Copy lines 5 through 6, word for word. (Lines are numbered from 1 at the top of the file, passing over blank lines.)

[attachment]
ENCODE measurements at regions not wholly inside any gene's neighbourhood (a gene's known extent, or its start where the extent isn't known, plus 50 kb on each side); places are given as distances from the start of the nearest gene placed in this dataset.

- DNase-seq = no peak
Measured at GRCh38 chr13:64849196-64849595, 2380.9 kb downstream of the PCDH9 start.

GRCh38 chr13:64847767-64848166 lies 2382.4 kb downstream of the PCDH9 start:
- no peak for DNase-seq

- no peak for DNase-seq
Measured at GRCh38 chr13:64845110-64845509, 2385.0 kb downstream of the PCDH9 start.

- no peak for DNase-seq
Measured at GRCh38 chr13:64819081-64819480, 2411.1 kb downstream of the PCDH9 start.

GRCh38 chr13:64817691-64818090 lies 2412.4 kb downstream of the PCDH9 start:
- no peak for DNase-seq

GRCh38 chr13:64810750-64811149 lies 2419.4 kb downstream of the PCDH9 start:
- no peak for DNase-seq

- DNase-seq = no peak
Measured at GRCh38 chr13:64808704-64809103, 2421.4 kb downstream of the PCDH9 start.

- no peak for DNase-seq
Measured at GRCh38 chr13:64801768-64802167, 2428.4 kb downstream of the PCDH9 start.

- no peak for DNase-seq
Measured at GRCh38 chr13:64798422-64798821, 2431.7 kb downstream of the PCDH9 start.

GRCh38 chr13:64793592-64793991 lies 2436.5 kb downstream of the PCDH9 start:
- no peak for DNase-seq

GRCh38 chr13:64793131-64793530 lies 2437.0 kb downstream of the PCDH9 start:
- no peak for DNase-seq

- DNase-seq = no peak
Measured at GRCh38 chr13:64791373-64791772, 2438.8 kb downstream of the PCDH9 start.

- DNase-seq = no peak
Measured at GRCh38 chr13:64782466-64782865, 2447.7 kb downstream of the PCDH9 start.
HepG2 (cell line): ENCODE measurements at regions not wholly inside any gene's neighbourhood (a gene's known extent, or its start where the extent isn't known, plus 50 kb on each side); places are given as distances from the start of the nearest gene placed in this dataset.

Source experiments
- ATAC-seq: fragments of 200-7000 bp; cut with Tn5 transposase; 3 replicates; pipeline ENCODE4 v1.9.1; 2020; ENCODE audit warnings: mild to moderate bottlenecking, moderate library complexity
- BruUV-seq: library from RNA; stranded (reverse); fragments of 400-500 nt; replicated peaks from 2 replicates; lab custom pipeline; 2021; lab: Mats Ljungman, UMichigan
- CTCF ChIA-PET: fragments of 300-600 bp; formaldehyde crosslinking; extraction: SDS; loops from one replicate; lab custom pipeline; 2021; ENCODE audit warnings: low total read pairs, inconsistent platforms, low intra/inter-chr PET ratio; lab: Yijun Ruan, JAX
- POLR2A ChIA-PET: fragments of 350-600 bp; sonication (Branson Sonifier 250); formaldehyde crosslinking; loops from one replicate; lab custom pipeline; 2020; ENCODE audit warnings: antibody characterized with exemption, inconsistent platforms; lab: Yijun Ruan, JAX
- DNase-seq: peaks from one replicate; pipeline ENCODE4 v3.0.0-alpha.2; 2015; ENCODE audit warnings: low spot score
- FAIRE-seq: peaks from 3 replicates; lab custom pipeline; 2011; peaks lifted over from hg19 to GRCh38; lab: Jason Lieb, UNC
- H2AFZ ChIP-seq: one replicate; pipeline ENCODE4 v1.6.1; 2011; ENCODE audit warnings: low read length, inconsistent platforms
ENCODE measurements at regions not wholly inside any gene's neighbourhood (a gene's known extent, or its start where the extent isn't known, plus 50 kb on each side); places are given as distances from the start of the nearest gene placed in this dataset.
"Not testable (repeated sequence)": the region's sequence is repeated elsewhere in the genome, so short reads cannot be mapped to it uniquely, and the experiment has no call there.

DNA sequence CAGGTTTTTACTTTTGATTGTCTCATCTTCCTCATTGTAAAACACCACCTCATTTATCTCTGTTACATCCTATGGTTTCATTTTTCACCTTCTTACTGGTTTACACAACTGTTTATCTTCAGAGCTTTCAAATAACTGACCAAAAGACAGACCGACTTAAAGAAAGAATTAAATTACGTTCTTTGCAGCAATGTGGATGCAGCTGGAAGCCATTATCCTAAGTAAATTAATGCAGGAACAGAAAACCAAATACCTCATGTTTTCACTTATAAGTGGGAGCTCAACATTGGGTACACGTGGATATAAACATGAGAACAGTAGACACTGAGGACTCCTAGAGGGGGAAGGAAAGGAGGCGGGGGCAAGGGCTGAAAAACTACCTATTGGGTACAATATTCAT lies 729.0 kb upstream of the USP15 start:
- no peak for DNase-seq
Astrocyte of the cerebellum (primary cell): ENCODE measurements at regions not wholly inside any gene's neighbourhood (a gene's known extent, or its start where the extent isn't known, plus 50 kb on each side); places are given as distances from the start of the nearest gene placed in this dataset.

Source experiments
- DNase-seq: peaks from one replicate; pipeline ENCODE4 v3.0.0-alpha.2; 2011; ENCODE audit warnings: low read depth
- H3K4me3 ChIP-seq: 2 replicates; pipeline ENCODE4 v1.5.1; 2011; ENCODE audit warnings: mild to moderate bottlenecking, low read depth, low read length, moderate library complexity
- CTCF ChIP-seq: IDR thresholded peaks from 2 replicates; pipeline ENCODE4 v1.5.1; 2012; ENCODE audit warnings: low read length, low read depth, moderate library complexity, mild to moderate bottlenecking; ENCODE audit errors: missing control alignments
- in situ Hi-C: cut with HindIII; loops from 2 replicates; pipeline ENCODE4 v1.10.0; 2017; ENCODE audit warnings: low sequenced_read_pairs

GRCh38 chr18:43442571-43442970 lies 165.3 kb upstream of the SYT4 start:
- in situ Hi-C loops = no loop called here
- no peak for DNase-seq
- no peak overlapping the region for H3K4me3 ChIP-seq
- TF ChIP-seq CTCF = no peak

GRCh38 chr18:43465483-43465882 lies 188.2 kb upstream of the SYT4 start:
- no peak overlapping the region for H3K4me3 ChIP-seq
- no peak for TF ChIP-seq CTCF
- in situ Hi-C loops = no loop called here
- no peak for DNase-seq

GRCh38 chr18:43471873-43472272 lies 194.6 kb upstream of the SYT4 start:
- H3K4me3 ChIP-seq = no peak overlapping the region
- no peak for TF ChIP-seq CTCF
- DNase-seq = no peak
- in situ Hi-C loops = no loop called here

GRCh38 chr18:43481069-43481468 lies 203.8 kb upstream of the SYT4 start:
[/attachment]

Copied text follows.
- no peak for DNase-seq

- no peak for DNase-seq